The current ecological crisis is a matter of urgent global concern, with solutions being sought on many fronts. In this book, Seyyed Hossein Nasr argues that the devastation of our world has been exacerbated, if not actually caused, by the reductionist view of nature that has been advanced by modern secular science. What is needed, he believes, is the recovery of the truth to which the great, enduring religions all attest; namely that nature is sacred. Nasr traces the historical (...) process through which Western civilization moved away from the idea of nature as sacred and embraced a world view which sees humans as alienated from nature and nature itself as a machine to be dominated and manipulated by humans. His goal is to negate the totalitarian claims of modern science and to re-open the way to the religious view of the order of nature, developed over centuries in the cosmologies and sacred sciences of the great traditions. Each tradition, Nasr shows, has a wealth of knowledge and experience concerning the order of nature. The resuscitation of this knowledge, he argues, would allow religions all over the globe to enrich each other and cooperate to heal the wounds inflicted upon the Earth. (shrink)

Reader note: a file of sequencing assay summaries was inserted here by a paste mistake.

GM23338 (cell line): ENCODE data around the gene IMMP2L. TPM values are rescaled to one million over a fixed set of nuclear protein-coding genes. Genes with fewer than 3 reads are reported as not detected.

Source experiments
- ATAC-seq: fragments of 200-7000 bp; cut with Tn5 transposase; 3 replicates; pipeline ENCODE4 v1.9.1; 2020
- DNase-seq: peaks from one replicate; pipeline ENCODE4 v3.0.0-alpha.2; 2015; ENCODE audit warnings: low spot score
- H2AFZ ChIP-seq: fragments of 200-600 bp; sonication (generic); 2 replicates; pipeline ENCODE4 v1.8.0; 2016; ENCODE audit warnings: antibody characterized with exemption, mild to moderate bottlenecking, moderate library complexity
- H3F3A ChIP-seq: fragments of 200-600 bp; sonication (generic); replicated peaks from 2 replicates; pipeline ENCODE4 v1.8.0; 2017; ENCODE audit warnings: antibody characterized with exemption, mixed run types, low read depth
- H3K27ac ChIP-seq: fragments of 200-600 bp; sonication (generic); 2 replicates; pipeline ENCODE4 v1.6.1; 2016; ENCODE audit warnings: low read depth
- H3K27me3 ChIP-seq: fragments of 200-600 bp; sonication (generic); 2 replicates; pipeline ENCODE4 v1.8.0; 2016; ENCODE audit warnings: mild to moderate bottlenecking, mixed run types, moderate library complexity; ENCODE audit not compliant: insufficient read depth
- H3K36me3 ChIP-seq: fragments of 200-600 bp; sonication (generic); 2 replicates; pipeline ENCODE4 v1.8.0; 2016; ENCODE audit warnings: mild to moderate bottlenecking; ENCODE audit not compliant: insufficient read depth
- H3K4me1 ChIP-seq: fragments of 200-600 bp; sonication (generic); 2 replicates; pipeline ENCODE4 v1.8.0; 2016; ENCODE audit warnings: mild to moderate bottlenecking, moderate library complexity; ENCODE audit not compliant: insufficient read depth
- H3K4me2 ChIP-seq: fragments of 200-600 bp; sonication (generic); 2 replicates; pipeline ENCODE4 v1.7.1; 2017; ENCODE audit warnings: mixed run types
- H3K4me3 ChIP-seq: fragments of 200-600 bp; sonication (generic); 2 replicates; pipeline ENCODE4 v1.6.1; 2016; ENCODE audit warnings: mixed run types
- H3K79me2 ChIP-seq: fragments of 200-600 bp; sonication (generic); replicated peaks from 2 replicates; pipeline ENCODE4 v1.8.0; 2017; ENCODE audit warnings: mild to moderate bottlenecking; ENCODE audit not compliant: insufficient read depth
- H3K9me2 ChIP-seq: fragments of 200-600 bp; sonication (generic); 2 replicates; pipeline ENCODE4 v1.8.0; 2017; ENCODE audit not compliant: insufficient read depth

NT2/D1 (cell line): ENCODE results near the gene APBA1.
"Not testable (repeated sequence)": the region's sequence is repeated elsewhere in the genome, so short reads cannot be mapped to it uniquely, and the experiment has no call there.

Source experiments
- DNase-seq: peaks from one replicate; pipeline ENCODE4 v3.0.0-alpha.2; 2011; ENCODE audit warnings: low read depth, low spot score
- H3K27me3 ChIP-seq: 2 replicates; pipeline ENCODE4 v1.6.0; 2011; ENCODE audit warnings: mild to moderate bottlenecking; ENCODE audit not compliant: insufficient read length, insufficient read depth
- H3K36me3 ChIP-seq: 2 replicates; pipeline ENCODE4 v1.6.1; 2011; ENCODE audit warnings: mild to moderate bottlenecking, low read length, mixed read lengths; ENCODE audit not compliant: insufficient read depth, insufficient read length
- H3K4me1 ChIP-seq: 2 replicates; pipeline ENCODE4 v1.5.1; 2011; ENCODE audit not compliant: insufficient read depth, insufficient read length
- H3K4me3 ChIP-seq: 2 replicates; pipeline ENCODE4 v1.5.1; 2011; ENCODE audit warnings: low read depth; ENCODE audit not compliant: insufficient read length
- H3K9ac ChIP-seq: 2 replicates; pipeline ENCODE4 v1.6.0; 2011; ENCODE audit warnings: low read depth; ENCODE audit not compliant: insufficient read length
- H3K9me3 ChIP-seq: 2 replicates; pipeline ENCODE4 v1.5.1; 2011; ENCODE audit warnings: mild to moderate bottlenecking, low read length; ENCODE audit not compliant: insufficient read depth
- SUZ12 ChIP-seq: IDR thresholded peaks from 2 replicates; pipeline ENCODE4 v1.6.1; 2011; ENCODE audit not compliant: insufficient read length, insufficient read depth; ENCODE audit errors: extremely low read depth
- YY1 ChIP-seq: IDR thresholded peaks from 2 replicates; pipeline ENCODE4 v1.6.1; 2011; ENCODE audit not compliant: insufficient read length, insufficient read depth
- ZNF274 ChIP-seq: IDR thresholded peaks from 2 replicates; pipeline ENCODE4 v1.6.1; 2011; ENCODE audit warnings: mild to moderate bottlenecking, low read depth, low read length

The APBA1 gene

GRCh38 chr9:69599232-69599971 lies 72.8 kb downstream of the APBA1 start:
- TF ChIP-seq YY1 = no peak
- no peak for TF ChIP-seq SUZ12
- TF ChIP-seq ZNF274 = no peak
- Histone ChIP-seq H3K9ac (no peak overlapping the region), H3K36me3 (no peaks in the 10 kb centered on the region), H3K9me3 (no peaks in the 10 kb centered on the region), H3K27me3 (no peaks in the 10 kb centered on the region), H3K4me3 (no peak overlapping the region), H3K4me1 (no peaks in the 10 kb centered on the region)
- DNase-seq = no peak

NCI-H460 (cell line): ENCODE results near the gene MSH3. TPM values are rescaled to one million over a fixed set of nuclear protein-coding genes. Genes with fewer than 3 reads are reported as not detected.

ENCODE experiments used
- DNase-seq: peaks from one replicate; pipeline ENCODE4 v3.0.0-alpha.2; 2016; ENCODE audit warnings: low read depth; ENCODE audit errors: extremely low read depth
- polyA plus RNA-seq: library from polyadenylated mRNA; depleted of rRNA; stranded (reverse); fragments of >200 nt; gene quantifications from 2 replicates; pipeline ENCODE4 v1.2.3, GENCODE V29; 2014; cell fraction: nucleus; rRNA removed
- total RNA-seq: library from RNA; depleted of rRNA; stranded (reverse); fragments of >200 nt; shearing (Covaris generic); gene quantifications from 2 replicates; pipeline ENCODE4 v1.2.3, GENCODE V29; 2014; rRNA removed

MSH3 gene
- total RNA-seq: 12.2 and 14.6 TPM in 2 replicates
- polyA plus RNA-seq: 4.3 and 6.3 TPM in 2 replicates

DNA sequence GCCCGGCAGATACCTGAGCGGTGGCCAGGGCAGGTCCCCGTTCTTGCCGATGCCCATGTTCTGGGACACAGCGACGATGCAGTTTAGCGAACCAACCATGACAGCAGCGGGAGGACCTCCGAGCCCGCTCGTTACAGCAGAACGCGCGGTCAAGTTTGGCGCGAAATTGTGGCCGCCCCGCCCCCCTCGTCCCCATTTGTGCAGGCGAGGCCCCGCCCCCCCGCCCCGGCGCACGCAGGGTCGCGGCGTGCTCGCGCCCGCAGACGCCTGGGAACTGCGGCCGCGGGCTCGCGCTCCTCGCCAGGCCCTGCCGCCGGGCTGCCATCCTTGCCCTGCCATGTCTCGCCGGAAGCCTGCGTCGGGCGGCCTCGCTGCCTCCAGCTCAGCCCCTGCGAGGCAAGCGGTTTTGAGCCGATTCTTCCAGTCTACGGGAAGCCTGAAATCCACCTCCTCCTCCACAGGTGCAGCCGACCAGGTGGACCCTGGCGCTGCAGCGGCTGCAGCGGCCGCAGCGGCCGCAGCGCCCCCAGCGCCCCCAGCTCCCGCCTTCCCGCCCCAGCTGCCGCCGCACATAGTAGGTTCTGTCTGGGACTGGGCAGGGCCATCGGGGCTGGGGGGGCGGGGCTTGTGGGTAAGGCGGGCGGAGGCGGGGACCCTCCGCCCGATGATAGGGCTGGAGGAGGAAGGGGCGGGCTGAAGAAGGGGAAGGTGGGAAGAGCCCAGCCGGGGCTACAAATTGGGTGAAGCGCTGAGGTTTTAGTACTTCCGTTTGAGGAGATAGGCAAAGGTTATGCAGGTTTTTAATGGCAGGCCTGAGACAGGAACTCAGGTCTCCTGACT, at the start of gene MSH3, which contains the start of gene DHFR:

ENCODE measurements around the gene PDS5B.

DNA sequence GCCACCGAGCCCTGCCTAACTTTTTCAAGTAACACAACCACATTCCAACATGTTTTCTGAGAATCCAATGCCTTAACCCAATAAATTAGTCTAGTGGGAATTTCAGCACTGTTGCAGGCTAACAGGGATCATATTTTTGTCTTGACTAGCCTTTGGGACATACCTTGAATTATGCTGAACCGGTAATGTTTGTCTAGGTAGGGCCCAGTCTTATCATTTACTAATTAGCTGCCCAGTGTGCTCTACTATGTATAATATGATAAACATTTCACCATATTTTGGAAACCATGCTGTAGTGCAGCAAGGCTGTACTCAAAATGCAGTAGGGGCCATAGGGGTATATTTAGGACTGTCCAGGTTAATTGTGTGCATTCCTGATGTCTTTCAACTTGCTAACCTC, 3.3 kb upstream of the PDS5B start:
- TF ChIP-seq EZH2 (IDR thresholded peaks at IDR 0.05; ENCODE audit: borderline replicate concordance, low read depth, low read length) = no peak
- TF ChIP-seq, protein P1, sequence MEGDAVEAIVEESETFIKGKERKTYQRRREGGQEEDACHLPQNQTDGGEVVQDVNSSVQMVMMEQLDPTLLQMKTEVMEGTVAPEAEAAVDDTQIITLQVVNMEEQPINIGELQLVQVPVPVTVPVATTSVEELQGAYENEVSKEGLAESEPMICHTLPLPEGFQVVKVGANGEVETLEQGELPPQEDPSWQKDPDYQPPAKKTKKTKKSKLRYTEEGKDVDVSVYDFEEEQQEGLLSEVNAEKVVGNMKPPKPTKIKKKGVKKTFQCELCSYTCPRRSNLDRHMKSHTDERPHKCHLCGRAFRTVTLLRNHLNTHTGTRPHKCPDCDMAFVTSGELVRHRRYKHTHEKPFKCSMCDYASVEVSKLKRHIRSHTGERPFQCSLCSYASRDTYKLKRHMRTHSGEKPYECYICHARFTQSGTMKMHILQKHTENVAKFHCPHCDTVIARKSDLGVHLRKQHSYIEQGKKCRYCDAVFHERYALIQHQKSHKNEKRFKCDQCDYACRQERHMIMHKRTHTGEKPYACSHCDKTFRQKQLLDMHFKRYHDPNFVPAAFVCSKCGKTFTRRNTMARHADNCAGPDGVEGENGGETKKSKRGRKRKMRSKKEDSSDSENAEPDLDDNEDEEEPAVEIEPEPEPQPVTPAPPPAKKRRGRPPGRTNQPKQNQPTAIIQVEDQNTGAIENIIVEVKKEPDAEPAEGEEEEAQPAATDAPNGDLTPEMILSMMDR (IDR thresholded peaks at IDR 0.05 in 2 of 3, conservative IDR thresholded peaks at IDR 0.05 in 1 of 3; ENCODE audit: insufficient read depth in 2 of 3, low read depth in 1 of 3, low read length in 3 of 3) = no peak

In “Clearing Space for Extreme Psychologism about Reasons”, Mitova argues against two main views about the ontology of reasons. Instead, she presents an argument by elimination for “extreme psychologism” as a prima facie superior alternative. I will argue for the following claims. First, the case against the Standard Story – the view that normative and motivating reasons are facts and psychological states, respectively – includes premises that are in need of support. Second, the critical examination of factualism – the view (...) that normative and motivating reasons are facts – misses a relevant distinction between motivating and explanatory reasons. This distinction brings new resources to factualism to answer the raised worries. Third, the case for extreme psychologism rests on a requirement that is either too easy to threaten other alternatives, or so strong as to challenge extreme psychologism itself. (shrink)